With the new mini series Minimum Carnage hitting shelves next Wednesday, I thought it would be a good time to review the Carnage U.S.A. mini series which precedes it. U.S.A. picks off right where the first Carnage mini series, Carnage: Family Feud, left off. Cletus Kasady, who had previously been believed to be dead, is on the run. He makes his way to the small town of Doverton, Colorado, and he begins to wreak havoc.
Kasady doesn’t exactly wreak havoc in the way you would think. Instead of–forgive me for this pun–causing carnage, he takes over the entire town and turns them into his puppets. Spider-Man and and a small group of Avengers (Captain America, Hawkeye, Wolverine, and The Thing) go to stop Kasady in his tracks. Well that is until he manages to take control of the Avengers, which leaves Spider-Man to fend for himself with the help of the uninfected townspeople.
Writer Zeb Wells does a great job of bringing out the deranged personality of Cletus Kasady. He gives him a dark sense of humor, which is conveyed through his tormenting of the local townsfolk. For instance, his interaction with the family of Eric Morrell, the local sheriff and a secondary character throughout the story, is sickening. He pretends to be the father in the family, and he forces Hannah, Eric’s wife, to kill Eric else Kasady will kill their two children.
In another scene, he’s at the local church where he pretends to be a pastor. For the offering in his “sermon,” he requires the townsfolk to pull their own teeth out. A Carnage-controlled Captain America lets out a groan, to which Kasady humorously yells, “Keep it down, Corporal Flag Face or whatever!” It’s these dark but comedic machinations that allow the reader to see how depraved Kasady is. Every fan knows he’s a sociopath, but it takes a good writer to execute it well.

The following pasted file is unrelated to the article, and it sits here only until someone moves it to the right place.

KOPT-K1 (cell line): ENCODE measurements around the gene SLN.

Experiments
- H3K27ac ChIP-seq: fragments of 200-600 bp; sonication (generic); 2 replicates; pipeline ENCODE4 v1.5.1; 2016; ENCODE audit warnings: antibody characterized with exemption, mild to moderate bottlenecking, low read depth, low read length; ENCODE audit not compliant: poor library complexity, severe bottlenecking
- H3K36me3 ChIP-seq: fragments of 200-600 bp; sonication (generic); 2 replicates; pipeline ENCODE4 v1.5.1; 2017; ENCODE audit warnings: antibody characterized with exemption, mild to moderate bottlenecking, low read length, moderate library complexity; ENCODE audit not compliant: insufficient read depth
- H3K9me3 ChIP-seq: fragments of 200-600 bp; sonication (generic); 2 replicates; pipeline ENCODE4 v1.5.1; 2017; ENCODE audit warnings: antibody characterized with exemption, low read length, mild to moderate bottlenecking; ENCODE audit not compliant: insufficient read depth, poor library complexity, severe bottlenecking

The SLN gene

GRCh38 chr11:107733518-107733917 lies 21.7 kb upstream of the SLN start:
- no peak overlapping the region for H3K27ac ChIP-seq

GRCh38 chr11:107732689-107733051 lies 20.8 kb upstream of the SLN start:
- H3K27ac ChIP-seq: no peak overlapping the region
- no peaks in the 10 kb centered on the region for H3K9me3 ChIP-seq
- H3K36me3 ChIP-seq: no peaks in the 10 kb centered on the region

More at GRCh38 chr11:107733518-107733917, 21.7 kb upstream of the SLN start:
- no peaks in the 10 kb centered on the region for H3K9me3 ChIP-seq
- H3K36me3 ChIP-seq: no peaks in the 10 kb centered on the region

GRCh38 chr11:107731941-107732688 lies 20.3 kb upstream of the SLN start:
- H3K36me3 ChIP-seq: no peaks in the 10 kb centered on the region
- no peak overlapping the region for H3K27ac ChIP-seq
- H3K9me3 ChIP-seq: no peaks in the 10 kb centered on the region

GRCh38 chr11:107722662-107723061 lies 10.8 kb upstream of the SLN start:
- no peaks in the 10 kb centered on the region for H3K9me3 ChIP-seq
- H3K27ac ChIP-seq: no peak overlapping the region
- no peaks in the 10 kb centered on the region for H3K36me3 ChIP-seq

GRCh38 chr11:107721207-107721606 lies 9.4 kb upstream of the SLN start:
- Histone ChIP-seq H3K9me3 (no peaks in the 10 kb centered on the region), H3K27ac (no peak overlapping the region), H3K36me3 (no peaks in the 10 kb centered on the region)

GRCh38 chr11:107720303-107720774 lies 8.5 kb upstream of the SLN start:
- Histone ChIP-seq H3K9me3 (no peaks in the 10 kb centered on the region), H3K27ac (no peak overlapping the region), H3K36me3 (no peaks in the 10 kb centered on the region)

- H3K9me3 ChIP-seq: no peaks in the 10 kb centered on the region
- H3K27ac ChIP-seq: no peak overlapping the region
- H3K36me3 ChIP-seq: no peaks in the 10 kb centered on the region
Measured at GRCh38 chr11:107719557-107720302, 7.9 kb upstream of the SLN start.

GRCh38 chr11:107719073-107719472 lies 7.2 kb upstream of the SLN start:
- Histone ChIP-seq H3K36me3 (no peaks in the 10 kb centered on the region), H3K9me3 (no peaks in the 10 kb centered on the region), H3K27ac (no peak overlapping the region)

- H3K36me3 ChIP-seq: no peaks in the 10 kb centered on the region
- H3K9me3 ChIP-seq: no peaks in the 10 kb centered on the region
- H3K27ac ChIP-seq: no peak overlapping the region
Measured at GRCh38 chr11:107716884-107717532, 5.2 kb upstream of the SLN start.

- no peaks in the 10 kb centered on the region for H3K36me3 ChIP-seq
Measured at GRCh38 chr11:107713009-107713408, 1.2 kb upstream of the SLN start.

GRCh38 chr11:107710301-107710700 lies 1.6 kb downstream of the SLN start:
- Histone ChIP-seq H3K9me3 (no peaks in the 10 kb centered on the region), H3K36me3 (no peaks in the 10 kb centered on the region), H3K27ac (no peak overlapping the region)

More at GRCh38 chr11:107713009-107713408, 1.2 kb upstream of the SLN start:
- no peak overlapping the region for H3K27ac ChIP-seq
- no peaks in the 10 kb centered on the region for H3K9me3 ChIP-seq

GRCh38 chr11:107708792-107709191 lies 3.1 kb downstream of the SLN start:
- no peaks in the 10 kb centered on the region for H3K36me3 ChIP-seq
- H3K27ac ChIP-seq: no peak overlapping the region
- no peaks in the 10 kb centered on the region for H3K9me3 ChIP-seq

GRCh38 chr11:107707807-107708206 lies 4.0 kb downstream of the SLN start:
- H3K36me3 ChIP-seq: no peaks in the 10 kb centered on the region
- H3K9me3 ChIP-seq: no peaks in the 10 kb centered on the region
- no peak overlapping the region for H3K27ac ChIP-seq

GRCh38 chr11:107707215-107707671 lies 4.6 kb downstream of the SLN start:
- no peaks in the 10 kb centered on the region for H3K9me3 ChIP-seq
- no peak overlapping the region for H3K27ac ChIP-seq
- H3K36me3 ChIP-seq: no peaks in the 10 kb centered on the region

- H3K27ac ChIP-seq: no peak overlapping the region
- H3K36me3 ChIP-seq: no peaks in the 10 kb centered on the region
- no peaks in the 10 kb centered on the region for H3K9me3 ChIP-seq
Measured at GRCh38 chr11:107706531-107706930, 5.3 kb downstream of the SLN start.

A big portion of the story involves the use of other symbiotes. When the U.S. Army gets wind of the Avengers going down, they send in a group of soldiers powered by one of the symbiotes that composed Hybrid. Dr. Tanis Nieves from Family Feud (the first Carnage mini series), now known as the cybernetic symbiote Scorn, is also sent in. Anti-Venom, aka Eddie Brock, is obviously out of commission if you read the Spider Island series.
Toxin and Scream are also missing from the fray, but their fates, as well as how Hybrid was split in the first place, are explained in later Venom issues. When this mini series came out, these aforementioned issues weren’t out yet, so like a few I was a little confused. Nonetheless, this set sets up some amazing panels of the symbiote powered soldiers squaring off against the Carnage-controlled townspeople.
Of course it wouldn’t be a party without Venom, who makes an awesome entrance. The titular moment of this series would have to be the showdown between the symbiote-less and legless Kasady and Flash Thompson, while the Venom and Carnage symbiotes latch on to a gorilla (at least it’s not a T-Rex!) and lion, respectively. The ending is simply wonderful chaos, with brutal fighting, explosions, and a modified sonic gun wielding Scorn.
Although it ends with a bang, the true beauty in this series lies in the buildup. Wells does a magnificent job setting up the climax by showing us Kasady’s maniacal methods, the raw human desperation of the uninfected townspeople (mainly Eric), and the covert operations of the symbiote soldiers.
What also helps make this series a great read, is the perfect complementing art style of Clayton Crain’s gritty digital painting to Wells’s narrative. I immediately became a fan of Crain’s upon reading Family Feud, and his awesome work continues in U.S.A. Dark colors and streaks help set the somber tone. I also love the way he draws symbiotes, with all their tendrils flying about. His style surprisingly conveys emotion very well. And lastly, he just makes Venom look badass.
Carnage U.S.A. is a great read if you want a good character study on a sociopath. It gives you a peek into a villain’s point of view for world domination and the costs that come with stopping such a mad man. While it’s moar exposition and tragedy rather than flashy big battles, the few fights that are present, however, are quite nice and are sure to satisfy most. Wells and Crain did a fantastic job with this sequel, and while they won’t be returning for the third, it sure was a blast.
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